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For example I have 2 simple FSM. I will use regular expression for clarity.

FSM1 = 1+ = [1,11,111,...]
FSM2 = 2+ = [2,22,222,...]
FST = 1/2 = [1->2,11->22,...]

What is the general way to prove that there exists finite-state transducer that maps each string from the set defined by FSM1 to a string defined by FSM2? What is the algorithm to construct such transducer?

I want to have the next properties from mapping:

  1. ๐‘‡(๐ฟ(๐น1))=๐ฟ(๐น2), where ๐ฟ(๐น1) is the regular language accepted by the first FSM, ๐ฟ(๐น2) the one for the second FSM, ๐‘‡ is some transducer

  2. ๐‘‡ is bijective mapping from ๐ฟ(๐น1) to ๐ฟ(๐น2)

  3. It have to specifically map the ๐‘–th string from ๐ฟ(๐น1) to the ๐‘–th string from ๐ฟ(๐น2) using lexicographic order

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    $\begingroup$ What properties do you want the mapping to have? A mapping that maps every input to 2 would appear to meet all of your stated requirements, but I doubt you'll be happy with that, so I suspect some requires are missing or not clearly stated. Do you want $T(L(F_1)) = L(F_2)$, where $L(F_1)$ is the regular language accepted by the first FSM and $L(F_2)$ the one for the second FSM, and $T$ is some transducer? Do you want $T$ to be a bijective mapping from $L(F_1)$ to $L(F_2)$? Does it have to specifically map the $i$th string from $L(F_1)$ to the $i$th string from $L(F_2)$? in what ordering? $\endgroup$ – D.W. Apr 16 at 19:27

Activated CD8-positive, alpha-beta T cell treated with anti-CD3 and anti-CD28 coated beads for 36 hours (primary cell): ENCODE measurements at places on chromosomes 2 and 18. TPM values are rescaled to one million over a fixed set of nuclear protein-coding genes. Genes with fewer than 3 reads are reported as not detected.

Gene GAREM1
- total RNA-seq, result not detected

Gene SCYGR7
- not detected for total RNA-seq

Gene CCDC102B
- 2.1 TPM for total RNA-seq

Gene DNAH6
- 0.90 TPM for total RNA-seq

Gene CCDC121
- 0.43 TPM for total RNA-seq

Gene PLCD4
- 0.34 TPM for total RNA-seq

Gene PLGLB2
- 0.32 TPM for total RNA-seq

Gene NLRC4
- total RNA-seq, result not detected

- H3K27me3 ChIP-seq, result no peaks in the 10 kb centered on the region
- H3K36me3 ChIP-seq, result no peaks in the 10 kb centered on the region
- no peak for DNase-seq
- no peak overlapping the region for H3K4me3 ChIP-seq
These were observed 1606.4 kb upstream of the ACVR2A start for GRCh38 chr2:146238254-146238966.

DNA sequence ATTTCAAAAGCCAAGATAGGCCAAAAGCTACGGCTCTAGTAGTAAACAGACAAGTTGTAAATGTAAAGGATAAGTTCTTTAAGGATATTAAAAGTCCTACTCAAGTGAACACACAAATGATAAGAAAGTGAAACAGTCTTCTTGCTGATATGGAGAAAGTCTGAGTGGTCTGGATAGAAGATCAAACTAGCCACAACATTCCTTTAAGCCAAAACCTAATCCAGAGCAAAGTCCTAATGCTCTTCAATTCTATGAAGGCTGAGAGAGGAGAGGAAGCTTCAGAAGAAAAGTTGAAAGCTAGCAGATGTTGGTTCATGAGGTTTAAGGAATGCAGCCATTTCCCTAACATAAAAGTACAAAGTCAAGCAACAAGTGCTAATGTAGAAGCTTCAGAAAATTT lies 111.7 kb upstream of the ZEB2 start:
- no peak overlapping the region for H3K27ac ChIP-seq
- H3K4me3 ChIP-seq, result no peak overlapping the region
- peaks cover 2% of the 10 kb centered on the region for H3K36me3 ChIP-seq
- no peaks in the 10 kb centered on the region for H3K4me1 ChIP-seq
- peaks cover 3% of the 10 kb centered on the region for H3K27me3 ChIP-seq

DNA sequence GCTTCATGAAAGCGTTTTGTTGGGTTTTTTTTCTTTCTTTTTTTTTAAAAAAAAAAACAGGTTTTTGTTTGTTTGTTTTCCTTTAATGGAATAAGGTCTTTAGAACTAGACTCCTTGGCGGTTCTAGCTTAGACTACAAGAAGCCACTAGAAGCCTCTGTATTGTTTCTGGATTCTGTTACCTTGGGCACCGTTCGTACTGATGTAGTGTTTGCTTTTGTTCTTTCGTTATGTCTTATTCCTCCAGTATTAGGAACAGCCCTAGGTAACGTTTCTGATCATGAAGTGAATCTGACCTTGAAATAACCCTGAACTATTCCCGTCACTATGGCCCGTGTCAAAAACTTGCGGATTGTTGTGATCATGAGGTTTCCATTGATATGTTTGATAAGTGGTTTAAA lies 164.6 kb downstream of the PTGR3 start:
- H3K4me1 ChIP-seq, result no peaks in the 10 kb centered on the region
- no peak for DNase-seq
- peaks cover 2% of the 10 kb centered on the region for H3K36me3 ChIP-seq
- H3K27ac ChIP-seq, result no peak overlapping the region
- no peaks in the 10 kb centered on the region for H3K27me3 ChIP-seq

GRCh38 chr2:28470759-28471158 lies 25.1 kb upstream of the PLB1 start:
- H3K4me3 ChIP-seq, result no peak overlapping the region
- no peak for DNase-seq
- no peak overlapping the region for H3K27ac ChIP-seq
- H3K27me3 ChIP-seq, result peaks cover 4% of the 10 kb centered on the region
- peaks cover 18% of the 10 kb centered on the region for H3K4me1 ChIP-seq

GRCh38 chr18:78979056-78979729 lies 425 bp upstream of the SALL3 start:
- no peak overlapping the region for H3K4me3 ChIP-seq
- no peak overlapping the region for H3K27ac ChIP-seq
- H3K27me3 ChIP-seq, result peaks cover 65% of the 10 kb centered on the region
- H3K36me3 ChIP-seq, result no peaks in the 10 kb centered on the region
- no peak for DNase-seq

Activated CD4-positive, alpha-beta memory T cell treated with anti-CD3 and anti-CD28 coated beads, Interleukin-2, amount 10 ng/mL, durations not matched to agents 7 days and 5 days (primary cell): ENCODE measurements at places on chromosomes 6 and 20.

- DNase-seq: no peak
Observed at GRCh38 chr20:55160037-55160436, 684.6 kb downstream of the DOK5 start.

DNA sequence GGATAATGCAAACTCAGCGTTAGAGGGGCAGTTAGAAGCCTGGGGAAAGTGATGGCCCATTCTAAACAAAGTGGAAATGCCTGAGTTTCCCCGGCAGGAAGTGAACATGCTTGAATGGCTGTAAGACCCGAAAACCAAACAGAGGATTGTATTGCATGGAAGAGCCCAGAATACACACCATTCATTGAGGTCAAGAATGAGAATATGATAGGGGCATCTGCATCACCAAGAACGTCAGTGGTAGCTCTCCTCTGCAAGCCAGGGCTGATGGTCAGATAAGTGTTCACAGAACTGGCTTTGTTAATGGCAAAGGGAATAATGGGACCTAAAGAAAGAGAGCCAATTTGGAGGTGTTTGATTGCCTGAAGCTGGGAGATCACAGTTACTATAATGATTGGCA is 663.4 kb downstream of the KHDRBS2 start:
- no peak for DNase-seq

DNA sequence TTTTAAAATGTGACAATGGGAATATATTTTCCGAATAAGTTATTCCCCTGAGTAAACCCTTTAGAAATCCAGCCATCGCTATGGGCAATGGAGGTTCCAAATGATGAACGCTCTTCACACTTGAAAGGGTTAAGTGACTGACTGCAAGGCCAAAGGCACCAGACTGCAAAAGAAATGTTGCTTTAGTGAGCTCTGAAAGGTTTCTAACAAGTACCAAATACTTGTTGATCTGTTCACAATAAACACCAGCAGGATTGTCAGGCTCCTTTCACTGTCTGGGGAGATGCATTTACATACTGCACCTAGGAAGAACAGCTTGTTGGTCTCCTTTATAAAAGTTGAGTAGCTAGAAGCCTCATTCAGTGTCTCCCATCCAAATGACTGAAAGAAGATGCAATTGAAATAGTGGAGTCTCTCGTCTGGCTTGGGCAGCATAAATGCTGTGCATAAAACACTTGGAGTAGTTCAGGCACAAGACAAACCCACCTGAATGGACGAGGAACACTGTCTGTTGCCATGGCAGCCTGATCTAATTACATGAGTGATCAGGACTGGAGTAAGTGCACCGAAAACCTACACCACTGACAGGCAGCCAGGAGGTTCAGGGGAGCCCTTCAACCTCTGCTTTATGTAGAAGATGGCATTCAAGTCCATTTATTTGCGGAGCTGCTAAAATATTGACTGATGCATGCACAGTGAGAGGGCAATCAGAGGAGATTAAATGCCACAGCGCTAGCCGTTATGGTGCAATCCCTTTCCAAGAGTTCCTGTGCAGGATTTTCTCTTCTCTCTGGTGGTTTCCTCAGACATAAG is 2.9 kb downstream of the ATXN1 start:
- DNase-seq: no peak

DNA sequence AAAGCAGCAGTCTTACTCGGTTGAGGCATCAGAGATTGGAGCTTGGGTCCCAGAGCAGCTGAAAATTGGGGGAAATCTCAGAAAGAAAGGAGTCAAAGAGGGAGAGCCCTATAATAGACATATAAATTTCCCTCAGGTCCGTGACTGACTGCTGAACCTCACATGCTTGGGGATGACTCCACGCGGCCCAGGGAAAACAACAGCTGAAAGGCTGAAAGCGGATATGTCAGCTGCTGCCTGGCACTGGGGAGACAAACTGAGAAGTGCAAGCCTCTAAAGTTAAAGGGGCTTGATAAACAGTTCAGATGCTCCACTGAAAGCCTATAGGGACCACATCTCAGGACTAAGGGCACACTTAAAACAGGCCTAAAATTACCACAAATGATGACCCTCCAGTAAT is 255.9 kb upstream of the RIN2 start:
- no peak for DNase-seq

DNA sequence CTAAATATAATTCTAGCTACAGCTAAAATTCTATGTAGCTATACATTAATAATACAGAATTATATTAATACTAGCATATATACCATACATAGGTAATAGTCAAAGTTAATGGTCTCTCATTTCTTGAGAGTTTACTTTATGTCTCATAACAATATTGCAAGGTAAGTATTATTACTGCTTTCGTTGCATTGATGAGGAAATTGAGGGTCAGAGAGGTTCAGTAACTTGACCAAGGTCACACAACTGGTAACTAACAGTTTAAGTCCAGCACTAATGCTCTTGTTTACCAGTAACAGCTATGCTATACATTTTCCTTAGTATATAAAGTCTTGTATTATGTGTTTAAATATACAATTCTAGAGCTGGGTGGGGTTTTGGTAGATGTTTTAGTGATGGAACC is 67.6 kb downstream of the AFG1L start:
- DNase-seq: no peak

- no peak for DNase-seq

• $\begingroup$ Please edit the question to clarify. $\endgroup$ – D.W. Apr 16 at 19:27
  • $\begingroup$ @D.W. thank you for a good remarks. I have made edits. $\endgroup$ – Oleg Dats Apr 18 at 11:53

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